Compare any two graphics cards:
Radeon HD 6850 vs Radeon RX 460
IntroThe Radeon HD 6850 comes with a GPU clock speed of 775 MHz, and the 1024 MB of GDDR5 RAM runs at 1000 MHz through a 256-bit bus. It also features 960 Stream Processors, 48 Texture Address Units, and 32 Raster Operation Units.
Compare all of that to the Radeon RX 460, which has core clock speeds of 1090 MHz on the GPU, and 1750 MHz on the 4096 MB of GDDR5 RAM. It features 896 SPUs along with 56 TAUs and 16 ROPs.
BenchmarksThese are real-world performance benchmarks that were submitted by Hardware Compare users. The scores seen here are the average of all benchmarks submitted for each respective test and hardware.
3DMark Fire Strike Graphics Score
Power Usage and Theoretical Benchmarks
Power Consumption (Max TDP)
Theoretically, the Radeon HD 6850 should perform just a bit faster than the Radeon RX 460 overall. (explain)
Texel RateThe Radeon RX 460 should be quite a bit (approximately 64%) faster with regards to texture filtering than the Radeon HD 6850. (explain)
Pixel RateThe Radeon HD 6850 should be a lot (approximately 42%) better at full screen anti-aliasing than the Radeon RX 460, and capable of handling higher resolutions more effectively. (explain)
Please note that the above 'benchmarks' are all just theoretical - the results were calculated based on the card's specifications, and real-world performance may (and probably will) vary at least a bit.
Memory Bandwidth: Memory bandwidth is the largest amount of data (counted in MB per second) that can be transported over the external memory interface in one second. It is worked out by multiplying the card's interface width by its memory clock speed. In the case of DDR type RAM, it should be multiplied by 2 again. If DDR5, multiply by 4 instead. The better the bandwidth is, the better the card will be in general. It especially helps with AA, HDR and higher screen resolutions.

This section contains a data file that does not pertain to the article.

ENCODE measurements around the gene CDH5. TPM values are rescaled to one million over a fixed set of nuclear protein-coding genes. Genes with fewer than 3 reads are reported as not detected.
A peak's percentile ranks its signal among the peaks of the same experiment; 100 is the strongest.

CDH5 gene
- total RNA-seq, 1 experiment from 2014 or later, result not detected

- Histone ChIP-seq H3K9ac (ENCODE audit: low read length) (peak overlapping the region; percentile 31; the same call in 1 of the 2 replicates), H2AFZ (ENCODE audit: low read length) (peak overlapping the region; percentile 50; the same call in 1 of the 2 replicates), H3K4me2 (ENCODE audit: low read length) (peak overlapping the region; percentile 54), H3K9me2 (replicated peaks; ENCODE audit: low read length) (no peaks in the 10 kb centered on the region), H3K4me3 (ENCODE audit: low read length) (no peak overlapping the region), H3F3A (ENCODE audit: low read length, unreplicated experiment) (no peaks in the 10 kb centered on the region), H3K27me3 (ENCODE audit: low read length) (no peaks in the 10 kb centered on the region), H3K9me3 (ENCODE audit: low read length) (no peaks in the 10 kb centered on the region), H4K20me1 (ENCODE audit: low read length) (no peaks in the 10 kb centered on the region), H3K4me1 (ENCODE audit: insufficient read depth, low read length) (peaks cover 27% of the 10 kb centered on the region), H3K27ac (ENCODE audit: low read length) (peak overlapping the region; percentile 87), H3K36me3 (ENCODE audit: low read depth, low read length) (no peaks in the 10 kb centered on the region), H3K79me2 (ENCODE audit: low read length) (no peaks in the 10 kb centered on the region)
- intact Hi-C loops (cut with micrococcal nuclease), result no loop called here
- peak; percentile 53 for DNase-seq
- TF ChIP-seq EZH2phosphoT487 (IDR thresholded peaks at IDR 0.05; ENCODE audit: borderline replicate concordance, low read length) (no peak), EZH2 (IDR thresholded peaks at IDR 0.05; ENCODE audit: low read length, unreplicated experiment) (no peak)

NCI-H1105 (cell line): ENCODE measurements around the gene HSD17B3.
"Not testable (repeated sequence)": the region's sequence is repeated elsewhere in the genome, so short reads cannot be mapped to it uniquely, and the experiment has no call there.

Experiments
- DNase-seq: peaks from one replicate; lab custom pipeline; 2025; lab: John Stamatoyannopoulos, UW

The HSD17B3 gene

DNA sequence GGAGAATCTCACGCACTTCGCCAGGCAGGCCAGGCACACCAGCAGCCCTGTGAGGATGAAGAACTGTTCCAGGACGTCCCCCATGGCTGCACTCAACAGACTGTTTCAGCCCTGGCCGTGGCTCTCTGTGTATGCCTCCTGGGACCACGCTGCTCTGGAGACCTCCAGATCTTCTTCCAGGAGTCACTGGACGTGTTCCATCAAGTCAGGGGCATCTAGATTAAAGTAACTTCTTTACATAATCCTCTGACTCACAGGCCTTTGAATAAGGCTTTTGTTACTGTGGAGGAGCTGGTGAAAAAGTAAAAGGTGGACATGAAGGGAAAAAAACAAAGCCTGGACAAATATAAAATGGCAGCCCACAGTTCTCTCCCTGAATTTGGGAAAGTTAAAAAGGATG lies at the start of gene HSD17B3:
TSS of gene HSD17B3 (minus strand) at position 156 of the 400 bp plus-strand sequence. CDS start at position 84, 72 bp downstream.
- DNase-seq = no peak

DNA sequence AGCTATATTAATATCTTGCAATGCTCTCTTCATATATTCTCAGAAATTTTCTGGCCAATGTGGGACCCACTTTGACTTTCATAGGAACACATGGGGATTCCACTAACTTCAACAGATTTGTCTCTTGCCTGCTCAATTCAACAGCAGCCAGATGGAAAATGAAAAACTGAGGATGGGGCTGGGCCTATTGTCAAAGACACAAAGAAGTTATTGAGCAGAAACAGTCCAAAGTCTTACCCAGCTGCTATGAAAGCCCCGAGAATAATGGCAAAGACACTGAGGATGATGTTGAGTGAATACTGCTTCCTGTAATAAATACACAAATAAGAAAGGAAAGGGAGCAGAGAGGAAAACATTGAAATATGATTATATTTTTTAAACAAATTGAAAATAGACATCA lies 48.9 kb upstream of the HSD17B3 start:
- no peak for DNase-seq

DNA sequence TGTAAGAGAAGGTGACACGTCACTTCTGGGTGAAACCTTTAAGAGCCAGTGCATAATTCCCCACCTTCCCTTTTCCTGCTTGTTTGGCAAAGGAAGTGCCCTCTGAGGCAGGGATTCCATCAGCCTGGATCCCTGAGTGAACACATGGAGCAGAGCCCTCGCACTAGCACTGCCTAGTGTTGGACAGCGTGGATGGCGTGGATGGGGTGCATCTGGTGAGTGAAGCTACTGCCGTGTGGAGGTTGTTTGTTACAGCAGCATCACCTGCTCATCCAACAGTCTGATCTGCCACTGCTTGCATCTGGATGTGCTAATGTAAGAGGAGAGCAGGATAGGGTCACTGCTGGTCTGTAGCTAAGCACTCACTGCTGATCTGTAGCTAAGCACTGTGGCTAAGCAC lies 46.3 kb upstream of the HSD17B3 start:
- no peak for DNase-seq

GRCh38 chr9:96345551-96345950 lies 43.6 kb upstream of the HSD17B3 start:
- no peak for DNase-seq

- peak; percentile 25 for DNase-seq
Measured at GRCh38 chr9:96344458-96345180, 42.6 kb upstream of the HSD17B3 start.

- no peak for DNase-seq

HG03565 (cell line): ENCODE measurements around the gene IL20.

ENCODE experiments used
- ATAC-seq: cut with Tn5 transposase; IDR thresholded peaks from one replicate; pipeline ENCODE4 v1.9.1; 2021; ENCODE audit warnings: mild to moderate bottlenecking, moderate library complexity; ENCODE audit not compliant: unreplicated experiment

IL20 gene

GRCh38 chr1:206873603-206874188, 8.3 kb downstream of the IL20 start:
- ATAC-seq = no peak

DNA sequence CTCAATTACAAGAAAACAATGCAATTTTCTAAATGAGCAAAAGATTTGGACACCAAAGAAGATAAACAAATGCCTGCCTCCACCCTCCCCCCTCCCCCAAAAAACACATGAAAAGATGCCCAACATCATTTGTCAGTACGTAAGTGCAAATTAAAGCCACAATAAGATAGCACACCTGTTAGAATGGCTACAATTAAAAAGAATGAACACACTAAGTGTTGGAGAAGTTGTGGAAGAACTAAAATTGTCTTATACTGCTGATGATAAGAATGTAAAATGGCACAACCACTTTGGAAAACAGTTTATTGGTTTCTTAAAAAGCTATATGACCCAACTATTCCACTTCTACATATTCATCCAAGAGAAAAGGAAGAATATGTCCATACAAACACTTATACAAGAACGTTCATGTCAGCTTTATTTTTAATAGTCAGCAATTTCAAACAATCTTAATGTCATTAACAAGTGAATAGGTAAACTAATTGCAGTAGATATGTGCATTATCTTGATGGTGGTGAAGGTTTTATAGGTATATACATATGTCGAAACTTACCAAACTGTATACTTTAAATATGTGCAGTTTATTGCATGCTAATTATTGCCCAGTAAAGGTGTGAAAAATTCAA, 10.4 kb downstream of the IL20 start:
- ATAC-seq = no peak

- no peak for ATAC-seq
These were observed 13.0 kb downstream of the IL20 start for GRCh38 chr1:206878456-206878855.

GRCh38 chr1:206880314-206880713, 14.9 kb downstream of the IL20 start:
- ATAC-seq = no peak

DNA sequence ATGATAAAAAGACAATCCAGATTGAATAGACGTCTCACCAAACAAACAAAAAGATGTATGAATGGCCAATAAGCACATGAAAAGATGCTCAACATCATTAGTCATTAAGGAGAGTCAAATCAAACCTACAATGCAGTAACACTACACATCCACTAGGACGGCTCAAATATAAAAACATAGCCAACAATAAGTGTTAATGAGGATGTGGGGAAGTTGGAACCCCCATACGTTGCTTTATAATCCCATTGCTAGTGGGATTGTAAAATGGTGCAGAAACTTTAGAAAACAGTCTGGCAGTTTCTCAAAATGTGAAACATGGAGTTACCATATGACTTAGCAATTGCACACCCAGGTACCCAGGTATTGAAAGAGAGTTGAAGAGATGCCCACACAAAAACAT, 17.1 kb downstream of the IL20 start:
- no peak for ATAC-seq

Texel Rate: Texel rate is the maximum number of texture map elements (texels) that can be processed per second. This figure is worked out by multiplying the total number of texture units of the card by the core speed of the chip. The higher the texel rate, the better the card will be at texture filtering (anisotropic filtering - AF). It is measured in millions of texels in a second.
Pixel Rate: Pixel rate is the most pixels that the graphics card could possibly write to the local memory in a second - measured in millions of pixels per second. Pixel rate is calculated by multiplying the number of Render Output Units by the the card's clock speed. ROPs (Raster Operations Pipelines - also sometimes called Render Output Units) are responsible for filling the screen with pixels (the image). The actual pixel fill rate is also dependant on quite a few other factors, especially the memory bandwidth of the card - the lower the memory bandwidth is, the lower the ability to get to the maximum fill rate.